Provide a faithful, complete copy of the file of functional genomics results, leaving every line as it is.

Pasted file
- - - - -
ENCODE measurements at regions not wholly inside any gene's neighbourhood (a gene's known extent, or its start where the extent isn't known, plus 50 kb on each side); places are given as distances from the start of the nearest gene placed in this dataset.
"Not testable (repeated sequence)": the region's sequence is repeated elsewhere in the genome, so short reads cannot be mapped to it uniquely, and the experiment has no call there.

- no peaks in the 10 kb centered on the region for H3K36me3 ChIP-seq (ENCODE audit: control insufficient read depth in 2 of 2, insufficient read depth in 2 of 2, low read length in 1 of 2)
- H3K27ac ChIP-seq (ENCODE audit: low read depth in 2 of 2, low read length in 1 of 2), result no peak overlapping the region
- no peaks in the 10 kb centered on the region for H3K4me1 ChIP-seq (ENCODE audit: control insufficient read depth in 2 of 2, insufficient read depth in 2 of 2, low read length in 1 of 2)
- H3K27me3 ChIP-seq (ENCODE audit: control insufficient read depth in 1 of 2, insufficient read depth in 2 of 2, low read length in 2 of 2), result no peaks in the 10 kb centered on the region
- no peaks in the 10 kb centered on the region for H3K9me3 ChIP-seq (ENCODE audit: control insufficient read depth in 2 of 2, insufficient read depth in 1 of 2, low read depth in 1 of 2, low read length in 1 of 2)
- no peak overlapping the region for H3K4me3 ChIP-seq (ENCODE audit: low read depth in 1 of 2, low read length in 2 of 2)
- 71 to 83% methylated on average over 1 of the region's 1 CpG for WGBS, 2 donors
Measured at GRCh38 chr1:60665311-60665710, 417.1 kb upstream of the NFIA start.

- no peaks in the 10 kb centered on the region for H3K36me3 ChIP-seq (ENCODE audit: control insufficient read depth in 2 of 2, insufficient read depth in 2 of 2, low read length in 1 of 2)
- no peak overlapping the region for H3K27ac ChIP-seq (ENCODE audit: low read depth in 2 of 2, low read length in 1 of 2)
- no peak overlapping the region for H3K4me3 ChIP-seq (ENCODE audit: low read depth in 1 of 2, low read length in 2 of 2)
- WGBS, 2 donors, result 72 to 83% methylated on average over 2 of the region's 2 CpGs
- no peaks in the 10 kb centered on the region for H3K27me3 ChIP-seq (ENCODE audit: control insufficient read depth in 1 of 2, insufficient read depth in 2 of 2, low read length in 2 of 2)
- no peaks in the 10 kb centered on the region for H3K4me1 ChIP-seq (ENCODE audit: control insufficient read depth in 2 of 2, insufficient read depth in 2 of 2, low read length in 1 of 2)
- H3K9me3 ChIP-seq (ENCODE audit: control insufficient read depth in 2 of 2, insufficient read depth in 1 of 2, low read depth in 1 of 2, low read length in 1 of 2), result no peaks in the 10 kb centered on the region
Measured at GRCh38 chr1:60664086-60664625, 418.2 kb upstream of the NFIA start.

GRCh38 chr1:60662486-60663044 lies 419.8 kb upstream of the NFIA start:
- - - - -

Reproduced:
ENCODE measurements at regions not wholly inside any gene's neighbourhood (a gene's known extent, or its start where the extent isn't known, plus 50 kb on each side); places are given as distances from the start of the nearest gene placed in this dataset.
"Not testable (repeated sequence)": the region's sequence is repeated elsewhere in the genome, so short reads cannot be mapped to it uniquely, and the experiment has no call there.

- no peaks in the 10 kb centered on the region for H3K36me3 ChIP-seq (ENCODE audit: control insufficient read depth in 2 of 2, insufficient read depth in 2 of 2, low read length in 1 of 2)
- H3K27ac ChIP-seq (ENCODE audit: low read depth in 2 of 2, low read length in 1 of 2), result no peak overlapping the region
- no peaks in the 10 kb centered on the region for H3K4me1 ChIP-seq (ENCODE audit: control insufficient read depth in 2 of 2, insufficient read depth in 2 of 2, low read length in 1 of 2)
- H3K27me3 ChIP-seq (ENCODE audit: control insufficient read depth in 1 of 2, insufficient read depth in 2 of 2, low read length in 2 of 2), result no peaks in the 10 kb centered on the region
- no peaks in the 10 kb centered on the region for H3K9me3 ChIP-seq (ENCODE audit: control insufficient read depth in 2 of 2, insufficient read depth in 1 of 2, low read depth in 1 of 2, low read length in 1 of 2)
- no peak overlapping the region for H3K4me3 ChIP-seq (ENCODE audit: low read depth in 1 of 2, low read length in 2 of 2)
- 71 to 83% methylated on average over 1 of the region's 1 CpG for WGBS, 2 donors
Measured at GRCh38 chr1:60665311-60665710, 417.1 kb upstream of the NFIA start.

- no peaks in the 10 kb centered on the region for H3K36me3 ChIP-seq (ENCODE audit: control insufficient read depth in 2 of 2, insufficient read depth in 2 of 2, low read length in 1 of 2)
- no peak overlapping the region for H3K27ac ChIP-seq (ENCODE audit: low read depth in 2 of 2, low read length in 1 of 2)
- no peak overlapping the region for H3K4me3 ChIP-seq (ENCODE audit: low read depth in 1 of 2, low read length in 2 of 2)
- WGBS, 2 donors, result 72 to 83% methylated on average over 2 of the region's 2 CpGs
- no peaks in the 10 kb centered on the region for H3K27me3 ChIP-seq (ENCODE audit: control insufficient read depth in 1 of 2, insufficient read depth in 2 of 2, low read length in 2 of 2)
- no peaks in the 10 kb centered on the region for H3K4me1 ChIP-seq (ENCODE audit: control insufficient read depth in 2 of 2, insufficient read depth in 2 of 2, low read length in 1 of 2)
- H3K9me3 ChIP-seq (ENCODE audit: control insufficient read depth in 2 of 2, insufficient read depth in 1 of 2, low read depth in 1 of 2, low read length in 1 of 2), result no peaks in the 10 kb centered on the region
Measured at GRCh38 chr1:60664086-60664625, 418.2 kb upstream of the NFIA start.

GRCh38 chr1:60662486-60663044 lies 419.8 kb upstream of the NFIA start: